Candidate of VS Team System.

--
John Carson


 
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John Carson
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Posts: n/a
 
      01-28-2006
"Niels Dekker - no reply address" <(E-Mail Removed)> wrote in
message news:(E-Mail Removed)
> The following attempt to pass my template "Base" as a template
> template argument was rejected by Microsoft VC++ 8.0 (2005), while it
> still works on VC++ 7.1 (2003). Is it correct C++? And is there a
> workaround?
>
> template <typename T> class Base
> {
> };
> template <typename U, template <typename> class TempTemp>
> class Derived;
>
> template <typename V>
> class Derived<V, Base> : public Base<V>
> {
> public:
> template <typename W> void Fun(Derived<W, Base>&) // <-- error!?!
> {
> }
> };


The workaround is to qualify Base with ::, so that it becomes:

template <typename W> void Fun(Derived<W, ::Base>&)
{
}

As for whether your original code is valid C++, I am inclined to think that
it is but I wouldn't bet my life on it. The strongest indication that the
original code is valid is that Comeau compiles it without complaint.

I believe what is happening is the following. VC++ 8 is reading Base as
Base<V>. In the following simpler example, that would be correct:

template <class V>
class Base
{
Base b; // read this as Base<V>
};

If you wanted to refer to the template Base inside Base, then you could use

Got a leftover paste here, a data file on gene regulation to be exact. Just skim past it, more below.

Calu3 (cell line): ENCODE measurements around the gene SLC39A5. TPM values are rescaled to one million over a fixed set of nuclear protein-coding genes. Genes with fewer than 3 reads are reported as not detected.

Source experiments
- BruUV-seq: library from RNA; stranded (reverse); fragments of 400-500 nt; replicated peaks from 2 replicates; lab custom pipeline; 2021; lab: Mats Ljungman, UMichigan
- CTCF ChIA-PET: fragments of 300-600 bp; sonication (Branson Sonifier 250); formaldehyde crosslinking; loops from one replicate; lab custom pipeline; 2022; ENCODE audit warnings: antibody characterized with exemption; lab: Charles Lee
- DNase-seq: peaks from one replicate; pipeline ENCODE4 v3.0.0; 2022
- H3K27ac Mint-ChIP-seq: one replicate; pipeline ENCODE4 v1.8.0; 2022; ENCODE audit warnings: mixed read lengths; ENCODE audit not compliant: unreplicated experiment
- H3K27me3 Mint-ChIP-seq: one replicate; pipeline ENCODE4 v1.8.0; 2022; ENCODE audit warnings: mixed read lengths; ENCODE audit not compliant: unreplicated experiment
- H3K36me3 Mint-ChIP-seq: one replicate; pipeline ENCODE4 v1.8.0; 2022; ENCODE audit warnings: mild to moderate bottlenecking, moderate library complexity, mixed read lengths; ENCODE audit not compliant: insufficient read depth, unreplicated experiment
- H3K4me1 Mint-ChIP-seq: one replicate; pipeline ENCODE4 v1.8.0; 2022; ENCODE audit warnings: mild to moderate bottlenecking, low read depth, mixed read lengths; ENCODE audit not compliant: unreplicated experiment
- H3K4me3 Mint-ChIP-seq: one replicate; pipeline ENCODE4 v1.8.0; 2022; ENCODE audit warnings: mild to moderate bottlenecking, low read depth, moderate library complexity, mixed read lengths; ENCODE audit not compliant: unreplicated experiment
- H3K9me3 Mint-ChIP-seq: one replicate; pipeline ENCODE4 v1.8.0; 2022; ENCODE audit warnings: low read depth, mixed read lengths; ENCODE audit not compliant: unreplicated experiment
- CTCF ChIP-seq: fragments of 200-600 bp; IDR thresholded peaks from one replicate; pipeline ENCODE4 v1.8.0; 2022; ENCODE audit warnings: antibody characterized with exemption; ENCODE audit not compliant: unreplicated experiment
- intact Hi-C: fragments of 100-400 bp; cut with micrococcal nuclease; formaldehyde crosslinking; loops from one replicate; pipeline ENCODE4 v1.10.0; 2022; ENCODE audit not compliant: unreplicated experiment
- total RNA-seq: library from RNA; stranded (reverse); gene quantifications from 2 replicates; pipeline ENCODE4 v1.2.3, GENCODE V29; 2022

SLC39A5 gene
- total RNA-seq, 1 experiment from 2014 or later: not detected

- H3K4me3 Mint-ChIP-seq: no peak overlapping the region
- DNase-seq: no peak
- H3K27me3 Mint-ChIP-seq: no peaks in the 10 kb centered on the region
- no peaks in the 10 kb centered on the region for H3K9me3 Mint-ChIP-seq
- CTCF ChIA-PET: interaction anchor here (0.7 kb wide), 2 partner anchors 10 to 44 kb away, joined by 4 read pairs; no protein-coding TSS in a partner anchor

::Base.

Where VC++ 8 appears to have gone subtlely wrong is in treating Base in
Derived the same way as it would treat Base in Base. Because Base is a
dependent base (i.e., it depends on V), two phase lookup (as I understand
it) says that it should not be looked up until the template is instantiated.
Thus Base<V> is not seen when Fun is defined, with the result that Base is
treated as a template, so the code compiles. VC++ does not support two phase
lookup, so it does see Base<V> when Fun is defined and hence gives an
error...or at least I think that is the explanation.


--
John Carson


 
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Victor Bazarov
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Posts: n/a
 
      01-28-2006
John Carson wrote:
> "Victor Bazarov" <(E-Mail Removed)> wrote in message
> news:(E-Mail Removed)
>> Niels Dekker - no reply address wrote:
>>> The following attempt to pass my template "Base" as a template
>>> template argument was rejected by Microsoft VC++ 8.0 (2005), while
>>> it still works on VC++ 7.1 (2003). Is it correct C++? And is
>>> there a workaround?
>>>
>>> template <typename T> class Base
>>> {
>>> };
>>> template <typename U, template <typename> class TempTemp>
>>> class Derived;
>>>
>>> template <typename V>
>>> class Derived<V, Base> : public Base<V>
>>> {
>>> public:
>>> template <typename W> void Fun(Derived<W, Base>&) // <-- error!?!
>>> {
>>> }
>>> };
>>>
>>> MSVC++ 8.0 says about Fun(Derived<W, Base>&):
>>> error C3200: 'Base<T>' : invalid template argument for template
>>> parameter 'TempTemp', expected a class template
>>> see reference to class template instantiation 'Derived<V,Base>'
>>> being compiled
>>>

>>
>> I just added this:
>>
>> int main()
>> {
>> Derived<int,Base> di;
>> Derived<char,Base> dc;
>> di.Fun(dc);
>> }
>>
>> And compiled it successfully with VC++ v8.0.

>
>
> Strange. It won't compile for me on either VC++ Express 2005 or a
> Release Candidate of VS Team System.


Compiled for me on Express 2005. Are you sure you used the same code?